The sad story behind superhero Stargirl
American actor Brec Bassinger is firm believer in the theory that if you can see it, you can be it.
The 21-year-old Texan grew up loving superhero movies and dreamt of being an actor but found it difficult to connect the two from the characters she saw in her favourite films.
"I loved Spider-Man but I could never be Spider-Man," she says via Zoom call from her Los Angeles home.
A lot has changed since then. Superhero movies and TV shows are still the dominant Hollywood genre of recent years, and thanks to massive hits such as Wonder Woman, Captain Marvel and the upcoming Black Widow, the ledger is starting to even up, with greater representation for women.
And as cheesy as she worries it might sound, she hopes that in her role as Stargirl in the new DC series of the same name - which just wrapped up a successful first season in the US and has been renewed for second - she hopes she can help keep that momentum going for the next generation of aspiring actors.
"I feel like just by doing this I am representing women in general and I hope girls can watch it and see themselves and be inspired to do anything they want to do," she says.
"I know that's so broad and almost campy but it's the truth for me."
A former athlete and beauty pageant contestant (she won the Our Little Miss World title in 2009), Bassinger had already carved out a career in TV as a teen actor in Nickelodeon shows including The Haunted Hathaways and the title role in Bella and the Bulldogs.
But she says scoring the role of Courtney Whitmore - an ordinary LA high school student who becomes the super-powered Stargirl after finding a powerful weapon called the Cosmic Staff - was an entirely different prospect.
Not only did she acutely feel the responsibility of being at the centre of a big budget production that employed hundreds of people, she also knew that the comic book nerds who are never backwards in offering their opinions online were watching closely.
"It's been overwhelmingly positive with the comic book fans, which I was really nervous about because they are very opinionated," she says.
"And rightfully so because they know their stuff and they know what they want and they know what they deserve."
Bassinger says she threw herself into stunt training and put herself on a "superhero diet" to get into the shape she knew she'd need for the long days and action scenes on Stargirl.
Her background as an athlete and a competitive cheerleader proved to be invaluable - except for when it came to swinging the Cosmic Staff.
"It actually helped me with every part except the staff," she laughs.
"That's the part I struggled with the most. It was like 'I'm co-ordinated, I have a gymnastics background' but I had never done any bo staff work. I hit the camera with it a few times, I hit people with it when I wasn't supposed to be hitting those people. But now it's another skill I have in my back pocket and I can add it to my resume."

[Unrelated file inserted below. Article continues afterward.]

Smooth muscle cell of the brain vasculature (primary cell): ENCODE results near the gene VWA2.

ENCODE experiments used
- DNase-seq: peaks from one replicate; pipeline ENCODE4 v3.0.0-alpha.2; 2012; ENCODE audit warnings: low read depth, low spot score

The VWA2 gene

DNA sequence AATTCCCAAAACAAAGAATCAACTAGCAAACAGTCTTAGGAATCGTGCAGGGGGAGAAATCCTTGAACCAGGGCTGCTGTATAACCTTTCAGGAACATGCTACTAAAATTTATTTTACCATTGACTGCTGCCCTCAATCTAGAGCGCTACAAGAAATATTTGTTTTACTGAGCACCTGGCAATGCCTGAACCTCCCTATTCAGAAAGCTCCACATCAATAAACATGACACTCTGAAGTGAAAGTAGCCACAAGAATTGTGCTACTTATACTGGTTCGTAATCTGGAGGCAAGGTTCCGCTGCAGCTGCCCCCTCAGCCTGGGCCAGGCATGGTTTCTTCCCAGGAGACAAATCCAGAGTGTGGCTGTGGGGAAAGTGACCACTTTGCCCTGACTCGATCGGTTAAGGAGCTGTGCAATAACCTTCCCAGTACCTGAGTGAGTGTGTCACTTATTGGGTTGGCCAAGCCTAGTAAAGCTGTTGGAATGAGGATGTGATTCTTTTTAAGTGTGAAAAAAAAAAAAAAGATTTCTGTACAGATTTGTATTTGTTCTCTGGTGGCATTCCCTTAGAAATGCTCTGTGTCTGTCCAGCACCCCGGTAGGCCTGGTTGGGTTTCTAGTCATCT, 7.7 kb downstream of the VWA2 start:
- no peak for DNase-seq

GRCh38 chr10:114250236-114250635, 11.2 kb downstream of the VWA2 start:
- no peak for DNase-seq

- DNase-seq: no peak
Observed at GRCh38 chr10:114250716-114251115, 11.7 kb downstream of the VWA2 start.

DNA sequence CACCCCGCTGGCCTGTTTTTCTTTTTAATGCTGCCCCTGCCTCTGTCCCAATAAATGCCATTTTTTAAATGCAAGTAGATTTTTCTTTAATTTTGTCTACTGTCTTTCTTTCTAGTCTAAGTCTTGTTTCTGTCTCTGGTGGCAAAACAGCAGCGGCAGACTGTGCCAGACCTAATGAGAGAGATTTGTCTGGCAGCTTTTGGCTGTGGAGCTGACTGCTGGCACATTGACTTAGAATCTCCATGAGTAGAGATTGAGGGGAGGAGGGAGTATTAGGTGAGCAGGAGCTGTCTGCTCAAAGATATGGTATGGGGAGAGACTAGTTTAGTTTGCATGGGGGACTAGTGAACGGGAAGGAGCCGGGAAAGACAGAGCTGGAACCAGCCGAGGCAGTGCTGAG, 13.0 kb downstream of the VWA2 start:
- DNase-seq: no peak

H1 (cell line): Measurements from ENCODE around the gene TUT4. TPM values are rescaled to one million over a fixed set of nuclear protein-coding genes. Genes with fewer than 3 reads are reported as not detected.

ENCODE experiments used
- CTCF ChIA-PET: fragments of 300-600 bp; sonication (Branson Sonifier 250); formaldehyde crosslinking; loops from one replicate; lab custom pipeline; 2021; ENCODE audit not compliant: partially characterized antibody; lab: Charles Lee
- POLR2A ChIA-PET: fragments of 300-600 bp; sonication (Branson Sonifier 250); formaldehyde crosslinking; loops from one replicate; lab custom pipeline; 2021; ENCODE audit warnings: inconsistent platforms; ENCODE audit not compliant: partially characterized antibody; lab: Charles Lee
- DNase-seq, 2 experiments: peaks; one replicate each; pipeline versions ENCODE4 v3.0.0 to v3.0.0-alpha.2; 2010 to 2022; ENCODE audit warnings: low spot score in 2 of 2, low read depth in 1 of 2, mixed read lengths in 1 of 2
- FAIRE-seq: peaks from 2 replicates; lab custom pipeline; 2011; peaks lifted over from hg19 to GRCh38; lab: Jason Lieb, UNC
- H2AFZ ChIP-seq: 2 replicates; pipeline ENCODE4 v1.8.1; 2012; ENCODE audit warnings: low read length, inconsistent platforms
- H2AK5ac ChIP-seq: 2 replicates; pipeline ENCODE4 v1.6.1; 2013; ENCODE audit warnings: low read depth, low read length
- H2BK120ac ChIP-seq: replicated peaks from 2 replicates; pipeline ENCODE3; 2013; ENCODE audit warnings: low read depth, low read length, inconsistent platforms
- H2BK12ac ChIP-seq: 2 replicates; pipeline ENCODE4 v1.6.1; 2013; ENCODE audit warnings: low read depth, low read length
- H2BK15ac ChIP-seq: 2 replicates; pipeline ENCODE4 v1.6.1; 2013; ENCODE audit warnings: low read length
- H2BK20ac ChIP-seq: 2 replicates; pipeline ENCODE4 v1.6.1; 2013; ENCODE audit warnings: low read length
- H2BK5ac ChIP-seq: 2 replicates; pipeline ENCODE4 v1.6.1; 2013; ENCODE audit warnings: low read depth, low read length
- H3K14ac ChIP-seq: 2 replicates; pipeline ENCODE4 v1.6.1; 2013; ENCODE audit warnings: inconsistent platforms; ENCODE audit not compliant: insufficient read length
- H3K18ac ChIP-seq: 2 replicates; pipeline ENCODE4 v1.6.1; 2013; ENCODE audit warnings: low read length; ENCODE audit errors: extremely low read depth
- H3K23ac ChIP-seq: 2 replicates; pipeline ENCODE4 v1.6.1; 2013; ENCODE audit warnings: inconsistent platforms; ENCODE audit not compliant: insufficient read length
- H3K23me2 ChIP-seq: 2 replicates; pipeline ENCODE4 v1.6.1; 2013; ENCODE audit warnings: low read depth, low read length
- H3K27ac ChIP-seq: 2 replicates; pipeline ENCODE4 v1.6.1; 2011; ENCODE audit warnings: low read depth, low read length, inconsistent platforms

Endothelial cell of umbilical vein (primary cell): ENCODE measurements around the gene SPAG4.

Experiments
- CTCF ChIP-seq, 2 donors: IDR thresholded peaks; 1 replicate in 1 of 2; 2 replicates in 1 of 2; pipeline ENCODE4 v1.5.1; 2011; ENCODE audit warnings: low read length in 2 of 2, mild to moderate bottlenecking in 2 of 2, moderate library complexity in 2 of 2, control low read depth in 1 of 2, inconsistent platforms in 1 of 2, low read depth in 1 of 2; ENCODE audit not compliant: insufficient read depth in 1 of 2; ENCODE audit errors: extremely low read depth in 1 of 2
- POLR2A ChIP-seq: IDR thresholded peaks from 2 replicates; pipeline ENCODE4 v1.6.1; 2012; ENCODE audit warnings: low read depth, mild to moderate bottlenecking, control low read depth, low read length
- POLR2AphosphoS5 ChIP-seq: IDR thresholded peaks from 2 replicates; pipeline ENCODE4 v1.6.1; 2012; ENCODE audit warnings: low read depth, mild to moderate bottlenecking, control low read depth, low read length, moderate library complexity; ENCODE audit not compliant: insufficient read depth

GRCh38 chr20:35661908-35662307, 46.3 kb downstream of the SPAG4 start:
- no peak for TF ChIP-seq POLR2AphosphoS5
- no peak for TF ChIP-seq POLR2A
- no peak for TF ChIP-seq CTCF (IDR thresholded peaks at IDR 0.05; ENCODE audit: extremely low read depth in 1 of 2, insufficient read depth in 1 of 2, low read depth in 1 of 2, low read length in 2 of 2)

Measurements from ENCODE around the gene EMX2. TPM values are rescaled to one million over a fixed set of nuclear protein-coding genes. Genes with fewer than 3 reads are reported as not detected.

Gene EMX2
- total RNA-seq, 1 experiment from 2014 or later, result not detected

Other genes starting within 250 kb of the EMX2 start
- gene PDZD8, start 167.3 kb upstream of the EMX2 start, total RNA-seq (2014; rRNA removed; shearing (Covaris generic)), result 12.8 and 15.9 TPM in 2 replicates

Although the tone of Stargirl is purposefully lighthearted and family friendly, mixing kick-ass action with high school shenanigans as Courtney goes about assembling a team of teen heroes to battle the nefarious Injustice Society of America, the character herself was inspired by a tragedy.
Comic book writer turned TV producer Geoff Johns, who has been an integral part of many of the DC films and TV shows including Wonder Woman, Aquaman, Flash and Batman V Superman: Dawn Of Justice, dreamt up the character as a tribute to his sister, also called Courtney, who was killed in a plane crash in 1996.
"When I got my first audition and you look up Stargirl online, that's the first thing that pops up," says Bassinger.
"So, I knew going in the inspiration behind Courtney - but hearing him and seeing how passionate he was about this project, it made me so much more honoured to be a part of it and excited to do good work and inspired to do good work. Seeing how much it meant to him, I couldn't help but want to do my best for him and his family."
Luke Wilson, who plays Courtney's stepdad turned superhero mentor and sidekick, says he hit it off with Johns right away, thanks to a shared history of having moved to Los Angeles around the same time.
Unbeknown to the star of The Royal Tenen baums and Legally Blonde, Johns had actually written the part with Wilson in mind having seen his breakout 1996 film Bottle Rocket.
The 48-year-old Wilson, who grew up on the Christopher Reeves Superman movies, says not only has the show made him a hero to his brother Owen's sons, he was also struck by Johns' pitch that he wanted to make something hopeful that the whole family could watch together.
"That immediately struck me as a great idea and that was before the pandemic had even hit," he says.
"But with the current political climate there is so much division in our country, it's nice to think there is something that was almost old-fashioned in a what a good feeling it has."
Having had a moment as a hot young talent in Hollywood thanks to his early collaborations with Wes Anderson in Bottle Rocket and Rushmore, Wilson says he very much felt like the elder statesman on the set of Stargirl - for better or worse.
"I definitely did," he says with a laugh.
"When I signed on I thought 'gosh, what are all these Millennials going to be like - are they going to be on their phones all the time or are they going to be twerking?'
"But once I had met everybody and especially Brec, who kind of set the tone - so prepared, so focused and just really nice to be around. I grew to really love being around all these kids and they were so nice and fun and smart and professional. I was thinking 'man, I was not like this when I was 20 - I was like a puppy running around or something'."
All episodes of DC's Stargirl streaming from August 22 on BINGE
Originally published as The sad story behind superhero Stargirl